Gill and associates examined the association between treatment with antipsychotics and all-cause mortality. The risk for death was determined at 30, 60, 120, and 180 days after the initial dispensing of antipsychotic medication. New use of atypical antipsychotics was associated with a statistically significant increase in the risk for death at 30 days compared with nonuse in a community-dwelling cohort and a long-term care cohort. The excess risk seemed to persist to 180 days. Compared with atypical antipsychotics, conventional antipsychotics were associated with a higher risk for death at all time points.
Ann Intern Med. 2007;146(11):775-786. doi:10.7326/0003-4819-146-11-200706050-00006
Liset H.M. Pengel, PhD; Kathryn M. Refshauge, PhD; Christopher G. Maher, PhD; Michael K. Nicholas, PhD; Robert D. Herbert, PhD; Peter McNair, PhD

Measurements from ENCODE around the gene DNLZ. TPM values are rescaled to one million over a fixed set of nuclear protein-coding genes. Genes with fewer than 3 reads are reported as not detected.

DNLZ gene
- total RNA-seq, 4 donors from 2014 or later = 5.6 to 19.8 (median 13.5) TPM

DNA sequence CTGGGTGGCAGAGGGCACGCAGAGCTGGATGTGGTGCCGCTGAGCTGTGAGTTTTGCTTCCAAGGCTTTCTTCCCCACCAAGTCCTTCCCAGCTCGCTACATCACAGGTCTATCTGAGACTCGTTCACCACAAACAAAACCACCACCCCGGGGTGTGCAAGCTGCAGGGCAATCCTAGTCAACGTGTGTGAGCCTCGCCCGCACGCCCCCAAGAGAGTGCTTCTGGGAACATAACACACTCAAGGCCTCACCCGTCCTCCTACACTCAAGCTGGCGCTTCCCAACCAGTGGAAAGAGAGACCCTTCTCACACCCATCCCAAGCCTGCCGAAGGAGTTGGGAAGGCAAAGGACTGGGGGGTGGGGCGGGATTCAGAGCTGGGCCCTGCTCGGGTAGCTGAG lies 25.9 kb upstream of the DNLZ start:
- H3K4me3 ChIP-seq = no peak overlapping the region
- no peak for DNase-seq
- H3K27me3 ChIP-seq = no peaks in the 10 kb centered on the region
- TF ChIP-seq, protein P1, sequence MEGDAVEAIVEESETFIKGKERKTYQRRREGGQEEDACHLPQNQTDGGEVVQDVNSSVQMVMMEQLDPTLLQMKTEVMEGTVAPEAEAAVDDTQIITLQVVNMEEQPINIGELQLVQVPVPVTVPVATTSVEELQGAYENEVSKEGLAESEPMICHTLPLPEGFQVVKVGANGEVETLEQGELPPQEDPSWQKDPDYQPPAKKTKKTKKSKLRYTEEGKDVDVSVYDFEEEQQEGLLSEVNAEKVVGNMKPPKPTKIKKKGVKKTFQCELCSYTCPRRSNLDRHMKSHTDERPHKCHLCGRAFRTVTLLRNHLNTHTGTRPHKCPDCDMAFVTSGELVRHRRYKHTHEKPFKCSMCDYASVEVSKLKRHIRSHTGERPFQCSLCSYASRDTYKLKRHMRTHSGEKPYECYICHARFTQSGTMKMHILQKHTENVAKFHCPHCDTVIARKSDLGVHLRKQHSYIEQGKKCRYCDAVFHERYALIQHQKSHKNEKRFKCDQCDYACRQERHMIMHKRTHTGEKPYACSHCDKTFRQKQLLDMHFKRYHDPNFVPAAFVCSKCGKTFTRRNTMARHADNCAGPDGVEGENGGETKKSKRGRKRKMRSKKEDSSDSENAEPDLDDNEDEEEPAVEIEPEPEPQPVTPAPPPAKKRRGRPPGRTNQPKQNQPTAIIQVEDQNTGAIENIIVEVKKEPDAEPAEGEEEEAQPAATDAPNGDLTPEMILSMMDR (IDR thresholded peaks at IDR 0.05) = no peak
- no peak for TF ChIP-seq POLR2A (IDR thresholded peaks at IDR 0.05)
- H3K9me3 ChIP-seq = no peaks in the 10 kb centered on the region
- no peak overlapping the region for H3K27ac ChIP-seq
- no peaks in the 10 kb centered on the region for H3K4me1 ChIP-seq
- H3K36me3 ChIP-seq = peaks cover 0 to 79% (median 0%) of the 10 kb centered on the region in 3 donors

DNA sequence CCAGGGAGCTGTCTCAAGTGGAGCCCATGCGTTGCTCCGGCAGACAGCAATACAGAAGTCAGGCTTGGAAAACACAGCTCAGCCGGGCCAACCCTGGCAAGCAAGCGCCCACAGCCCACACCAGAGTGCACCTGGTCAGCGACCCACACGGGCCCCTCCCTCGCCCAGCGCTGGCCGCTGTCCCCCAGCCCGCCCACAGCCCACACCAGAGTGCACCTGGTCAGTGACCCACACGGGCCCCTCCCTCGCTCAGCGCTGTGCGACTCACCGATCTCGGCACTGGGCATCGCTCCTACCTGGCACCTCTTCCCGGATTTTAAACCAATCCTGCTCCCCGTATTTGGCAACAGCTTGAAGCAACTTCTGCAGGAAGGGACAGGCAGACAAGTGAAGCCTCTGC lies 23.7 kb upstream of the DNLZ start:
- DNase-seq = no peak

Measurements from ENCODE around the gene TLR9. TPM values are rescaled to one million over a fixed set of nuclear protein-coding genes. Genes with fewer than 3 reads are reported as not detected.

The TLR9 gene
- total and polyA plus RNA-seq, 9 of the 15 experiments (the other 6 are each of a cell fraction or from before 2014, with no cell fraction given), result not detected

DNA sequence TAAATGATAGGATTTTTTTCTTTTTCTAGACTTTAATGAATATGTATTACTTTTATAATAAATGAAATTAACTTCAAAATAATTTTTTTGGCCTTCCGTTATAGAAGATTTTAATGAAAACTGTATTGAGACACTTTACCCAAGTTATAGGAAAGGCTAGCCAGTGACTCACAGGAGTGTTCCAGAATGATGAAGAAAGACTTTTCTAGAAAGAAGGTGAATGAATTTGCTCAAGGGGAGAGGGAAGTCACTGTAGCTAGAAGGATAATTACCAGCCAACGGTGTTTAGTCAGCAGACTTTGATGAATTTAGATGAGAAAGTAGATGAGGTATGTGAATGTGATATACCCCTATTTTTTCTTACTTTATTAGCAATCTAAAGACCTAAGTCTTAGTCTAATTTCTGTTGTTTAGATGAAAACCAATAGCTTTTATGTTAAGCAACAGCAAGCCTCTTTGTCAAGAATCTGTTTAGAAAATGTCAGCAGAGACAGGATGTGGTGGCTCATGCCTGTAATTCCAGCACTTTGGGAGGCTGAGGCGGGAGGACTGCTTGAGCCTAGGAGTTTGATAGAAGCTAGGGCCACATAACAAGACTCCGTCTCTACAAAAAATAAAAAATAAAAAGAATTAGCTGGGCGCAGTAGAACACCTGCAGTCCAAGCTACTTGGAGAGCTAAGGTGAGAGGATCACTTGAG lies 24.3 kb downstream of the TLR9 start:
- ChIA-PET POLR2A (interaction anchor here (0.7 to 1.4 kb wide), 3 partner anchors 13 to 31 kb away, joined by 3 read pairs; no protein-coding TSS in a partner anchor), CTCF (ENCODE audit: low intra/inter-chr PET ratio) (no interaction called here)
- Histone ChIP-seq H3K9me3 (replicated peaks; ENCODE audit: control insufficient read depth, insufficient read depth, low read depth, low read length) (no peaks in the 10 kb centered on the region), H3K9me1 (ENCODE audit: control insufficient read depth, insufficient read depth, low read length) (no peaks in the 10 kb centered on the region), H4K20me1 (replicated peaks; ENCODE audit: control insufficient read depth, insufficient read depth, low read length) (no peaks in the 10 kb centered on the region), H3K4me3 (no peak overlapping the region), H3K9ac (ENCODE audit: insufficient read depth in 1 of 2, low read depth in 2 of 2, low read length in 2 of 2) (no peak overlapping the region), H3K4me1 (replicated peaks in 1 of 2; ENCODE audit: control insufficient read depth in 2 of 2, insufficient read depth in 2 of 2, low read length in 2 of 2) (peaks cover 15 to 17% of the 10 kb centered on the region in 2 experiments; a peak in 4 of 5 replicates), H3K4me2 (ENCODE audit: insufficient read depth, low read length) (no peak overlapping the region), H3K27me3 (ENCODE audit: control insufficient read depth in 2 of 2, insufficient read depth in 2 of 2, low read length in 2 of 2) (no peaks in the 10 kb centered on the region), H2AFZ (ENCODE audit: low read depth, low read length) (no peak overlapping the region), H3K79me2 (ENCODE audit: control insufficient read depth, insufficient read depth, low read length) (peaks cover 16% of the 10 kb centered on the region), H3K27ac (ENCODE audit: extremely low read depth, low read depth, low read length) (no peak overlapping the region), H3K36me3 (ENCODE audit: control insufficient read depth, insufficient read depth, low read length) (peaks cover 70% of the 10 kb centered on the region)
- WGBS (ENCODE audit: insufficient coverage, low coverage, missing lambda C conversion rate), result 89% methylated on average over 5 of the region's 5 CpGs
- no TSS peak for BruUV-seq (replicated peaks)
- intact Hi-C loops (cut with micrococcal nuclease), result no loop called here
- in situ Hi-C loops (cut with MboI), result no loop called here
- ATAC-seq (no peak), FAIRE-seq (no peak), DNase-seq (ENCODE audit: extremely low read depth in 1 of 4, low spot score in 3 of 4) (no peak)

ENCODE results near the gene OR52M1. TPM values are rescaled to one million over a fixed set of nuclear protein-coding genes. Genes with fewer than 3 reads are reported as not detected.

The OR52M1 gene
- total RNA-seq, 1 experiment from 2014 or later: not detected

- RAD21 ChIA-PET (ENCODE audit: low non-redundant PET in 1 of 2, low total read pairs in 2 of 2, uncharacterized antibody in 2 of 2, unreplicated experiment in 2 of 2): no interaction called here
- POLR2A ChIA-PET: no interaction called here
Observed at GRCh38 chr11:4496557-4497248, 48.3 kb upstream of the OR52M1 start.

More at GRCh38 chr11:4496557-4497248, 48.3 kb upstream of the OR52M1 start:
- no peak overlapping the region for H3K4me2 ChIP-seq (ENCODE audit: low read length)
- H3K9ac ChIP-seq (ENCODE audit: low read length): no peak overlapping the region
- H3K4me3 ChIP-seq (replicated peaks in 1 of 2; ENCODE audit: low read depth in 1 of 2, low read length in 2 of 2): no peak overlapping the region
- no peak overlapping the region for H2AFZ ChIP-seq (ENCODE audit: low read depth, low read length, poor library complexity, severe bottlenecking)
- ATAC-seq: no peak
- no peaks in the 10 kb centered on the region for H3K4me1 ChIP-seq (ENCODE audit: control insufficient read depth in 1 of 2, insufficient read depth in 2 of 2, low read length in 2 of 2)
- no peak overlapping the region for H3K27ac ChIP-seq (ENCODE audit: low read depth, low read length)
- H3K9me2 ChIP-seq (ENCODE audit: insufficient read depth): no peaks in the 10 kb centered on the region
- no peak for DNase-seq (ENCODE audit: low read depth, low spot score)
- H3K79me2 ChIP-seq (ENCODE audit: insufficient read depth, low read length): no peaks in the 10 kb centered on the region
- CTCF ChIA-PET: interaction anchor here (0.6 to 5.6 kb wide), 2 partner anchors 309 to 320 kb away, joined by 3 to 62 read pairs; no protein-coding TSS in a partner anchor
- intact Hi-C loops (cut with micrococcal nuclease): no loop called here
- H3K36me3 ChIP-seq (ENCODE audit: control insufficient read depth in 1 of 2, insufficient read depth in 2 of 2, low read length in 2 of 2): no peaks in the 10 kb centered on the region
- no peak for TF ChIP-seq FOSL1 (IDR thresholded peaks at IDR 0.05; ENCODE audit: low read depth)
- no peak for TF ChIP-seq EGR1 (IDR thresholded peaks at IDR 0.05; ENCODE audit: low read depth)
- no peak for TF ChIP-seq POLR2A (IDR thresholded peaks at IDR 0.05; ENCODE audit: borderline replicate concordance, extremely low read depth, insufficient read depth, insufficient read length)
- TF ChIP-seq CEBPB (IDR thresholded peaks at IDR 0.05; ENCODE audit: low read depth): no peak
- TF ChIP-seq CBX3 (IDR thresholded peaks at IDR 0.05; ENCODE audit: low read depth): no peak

Exercise and advice are common treatments for subacute low back pain, but their effectiveness is unclear. Pengel and coworkers assigned 259 adults with subacute low back pain to receive 12 real or sham physiotherapist-directed exercise sessions and 3 real or sham advice sessions over 6 weeks. The patients who received real exercise and real advice had the most benefit at 6 weeks. However, only a small benefit on patient-reported function persisted at 12 months.
Ann Intern Med. 2007;146(11):787-796. doi:10.7326/0003-4819-146-11-200706050-00007
Kunihiro Nishimura, MD, MPH, MS; Daisuke Sugiyama, MD, MPH; Yoshinori Kogata, MD; Goh Tsuji, MD, PhD; Takashi Nakazawa, MD, PhD; Seiji Kawano, MD, PhD; Katsuyasu Saigo, MD, PhD; Akio Morinobu, MD, PhD; Masahiro Koshiba, MD, PhD; Karen M. Kuntz, ScD; Isao Kamae, MD, DrPH; Shunichi Kumagai, MD, PhD
Rheumatoid factor (RF) and autoantibodies against cyclic citrullinated peptide (CCP) are markers that might help in the diagnosis of rheumatoid arthritis. The investigators examined whether anti-CCP antibody more accurately identifies patients with rheumatoid arthritis and better predicts radiographic progression than does RF. Anti-CCP antibodies are more specific than RF for diagnosing rheumatoid arthritis and may better predict erosive disease.